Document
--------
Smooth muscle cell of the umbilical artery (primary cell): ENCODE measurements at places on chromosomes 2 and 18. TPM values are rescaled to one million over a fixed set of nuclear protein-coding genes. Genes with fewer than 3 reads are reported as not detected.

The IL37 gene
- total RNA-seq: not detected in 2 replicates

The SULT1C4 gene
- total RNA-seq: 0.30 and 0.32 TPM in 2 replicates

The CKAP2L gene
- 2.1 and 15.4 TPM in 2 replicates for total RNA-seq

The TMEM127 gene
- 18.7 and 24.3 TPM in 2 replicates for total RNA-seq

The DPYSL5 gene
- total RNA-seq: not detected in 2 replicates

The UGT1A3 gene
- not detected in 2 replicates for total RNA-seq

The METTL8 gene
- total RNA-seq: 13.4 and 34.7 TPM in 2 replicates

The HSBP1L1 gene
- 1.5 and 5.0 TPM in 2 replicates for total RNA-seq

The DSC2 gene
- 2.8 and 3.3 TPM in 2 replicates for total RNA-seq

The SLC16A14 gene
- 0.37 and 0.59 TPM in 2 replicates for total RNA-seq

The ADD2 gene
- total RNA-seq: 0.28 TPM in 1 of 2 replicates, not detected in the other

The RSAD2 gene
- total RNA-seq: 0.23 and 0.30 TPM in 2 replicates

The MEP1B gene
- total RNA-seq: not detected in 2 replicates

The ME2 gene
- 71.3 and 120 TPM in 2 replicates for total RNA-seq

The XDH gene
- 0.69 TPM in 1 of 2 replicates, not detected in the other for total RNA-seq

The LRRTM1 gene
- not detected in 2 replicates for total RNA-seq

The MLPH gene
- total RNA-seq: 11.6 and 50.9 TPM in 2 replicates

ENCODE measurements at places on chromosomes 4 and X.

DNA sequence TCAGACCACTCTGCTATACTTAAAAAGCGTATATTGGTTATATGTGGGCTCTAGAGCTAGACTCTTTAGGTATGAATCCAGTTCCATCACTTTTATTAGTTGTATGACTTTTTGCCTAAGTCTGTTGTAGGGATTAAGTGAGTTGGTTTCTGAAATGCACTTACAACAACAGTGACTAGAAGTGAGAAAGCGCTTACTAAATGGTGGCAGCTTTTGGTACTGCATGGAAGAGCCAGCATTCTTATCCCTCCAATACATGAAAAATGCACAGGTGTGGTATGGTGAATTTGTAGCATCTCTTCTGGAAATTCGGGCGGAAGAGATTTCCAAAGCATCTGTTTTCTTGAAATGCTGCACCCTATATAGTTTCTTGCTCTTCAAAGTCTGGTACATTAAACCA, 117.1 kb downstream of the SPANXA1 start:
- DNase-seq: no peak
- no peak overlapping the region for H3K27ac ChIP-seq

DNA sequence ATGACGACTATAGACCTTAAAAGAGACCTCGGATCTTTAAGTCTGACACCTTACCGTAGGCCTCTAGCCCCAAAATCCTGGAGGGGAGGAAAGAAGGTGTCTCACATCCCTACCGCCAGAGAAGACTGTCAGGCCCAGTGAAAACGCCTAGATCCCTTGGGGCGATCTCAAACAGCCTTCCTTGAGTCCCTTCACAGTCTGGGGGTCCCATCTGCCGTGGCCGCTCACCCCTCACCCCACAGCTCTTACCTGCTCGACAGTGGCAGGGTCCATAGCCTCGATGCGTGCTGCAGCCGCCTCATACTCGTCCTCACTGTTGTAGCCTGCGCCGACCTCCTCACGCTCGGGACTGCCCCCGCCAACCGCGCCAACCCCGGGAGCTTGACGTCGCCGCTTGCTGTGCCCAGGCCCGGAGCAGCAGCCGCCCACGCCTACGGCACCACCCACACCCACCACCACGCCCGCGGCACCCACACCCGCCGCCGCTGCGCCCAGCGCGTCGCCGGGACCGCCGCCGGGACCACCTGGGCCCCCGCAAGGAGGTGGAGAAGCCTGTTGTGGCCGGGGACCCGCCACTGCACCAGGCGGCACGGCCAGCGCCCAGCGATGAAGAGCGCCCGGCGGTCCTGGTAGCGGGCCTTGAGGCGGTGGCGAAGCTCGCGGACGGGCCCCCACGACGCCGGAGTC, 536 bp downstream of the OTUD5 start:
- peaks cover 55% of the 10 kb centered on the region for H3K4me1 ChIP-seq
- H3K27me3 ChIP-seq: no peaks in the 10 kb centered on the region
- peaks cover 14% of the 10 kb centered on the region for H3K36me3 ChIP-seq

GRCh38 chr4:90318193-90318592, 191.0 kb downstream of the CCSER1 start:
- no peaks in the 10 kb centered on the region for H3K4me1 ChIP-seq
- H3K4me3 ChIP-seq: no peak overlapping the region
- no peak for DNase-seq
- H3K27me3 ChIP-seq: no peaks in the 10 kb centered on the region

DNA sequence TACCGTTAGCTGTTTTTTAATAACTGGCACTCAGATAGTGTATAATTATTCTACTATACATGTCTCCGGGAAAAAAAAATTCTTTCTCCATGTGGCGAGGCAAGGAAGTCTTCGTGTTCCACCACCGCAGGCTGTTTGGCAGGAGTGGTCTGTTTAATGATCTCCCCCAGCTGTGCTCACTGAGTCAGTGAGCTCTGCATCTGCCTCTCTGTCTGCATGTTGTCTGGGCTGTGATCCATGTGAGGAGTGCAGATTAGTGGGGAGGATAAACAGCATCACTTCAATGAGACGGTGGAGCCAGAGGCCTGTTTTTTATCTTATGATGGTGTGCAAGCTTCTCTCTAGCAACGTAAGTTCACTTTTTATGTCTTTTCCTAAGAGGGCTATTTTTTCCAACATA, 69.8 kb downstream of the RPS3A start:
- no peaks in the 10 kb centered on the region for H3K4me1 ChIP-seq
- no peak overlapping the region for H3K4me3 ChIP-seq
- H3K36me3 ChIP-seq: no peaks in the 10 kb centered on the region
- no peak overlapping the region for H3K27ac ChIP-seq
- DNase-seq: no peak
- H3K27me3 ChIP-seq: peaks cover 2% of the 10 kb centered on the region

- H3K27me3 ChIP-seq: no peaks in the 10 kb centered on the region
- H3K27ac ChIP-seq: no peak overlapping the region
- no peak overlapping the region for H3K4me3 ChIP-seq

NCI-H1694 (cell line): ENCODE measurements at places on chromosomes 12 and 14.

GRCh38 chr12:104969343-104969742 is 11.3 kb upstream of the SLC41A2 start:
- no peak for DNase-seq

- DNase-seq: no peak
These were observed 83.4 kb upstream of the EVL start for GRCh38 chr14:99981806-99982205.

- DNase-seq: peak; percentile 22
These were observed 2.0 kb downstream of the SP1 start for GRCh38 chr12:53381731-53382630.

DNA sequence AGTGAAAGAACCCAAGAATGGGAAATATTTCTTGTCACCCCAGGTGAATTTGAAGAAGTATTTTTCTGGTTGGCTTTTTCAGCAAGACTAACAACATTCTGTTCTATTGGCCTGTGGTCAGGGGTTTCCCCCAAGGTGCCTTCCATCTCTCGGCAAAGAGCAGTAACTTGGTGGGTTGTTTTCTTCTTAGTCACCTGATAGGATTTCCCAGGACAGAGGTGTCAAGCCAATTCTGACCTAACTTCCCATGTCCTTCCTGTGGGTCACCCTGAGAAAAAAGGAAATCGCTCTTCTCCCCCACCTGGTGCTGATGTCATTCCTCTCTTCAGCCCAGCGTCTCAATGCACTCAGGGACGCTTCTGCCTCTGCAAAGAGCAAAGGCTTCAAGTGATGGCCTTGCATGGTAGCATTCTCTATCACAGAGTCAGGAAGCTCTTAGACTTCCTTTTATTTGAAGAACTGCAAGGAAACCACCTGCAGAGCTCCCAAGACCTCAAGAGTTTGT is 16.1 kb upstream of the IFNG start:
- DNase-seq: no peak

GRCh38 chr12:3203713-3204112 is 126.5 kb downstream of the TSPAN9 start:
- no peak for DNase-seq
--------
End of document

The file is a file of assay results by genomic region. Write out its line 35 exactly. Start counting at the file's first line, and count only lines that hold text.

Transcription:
- total RNA-seq: 11.6 and 50.9 TPM in 2 replicates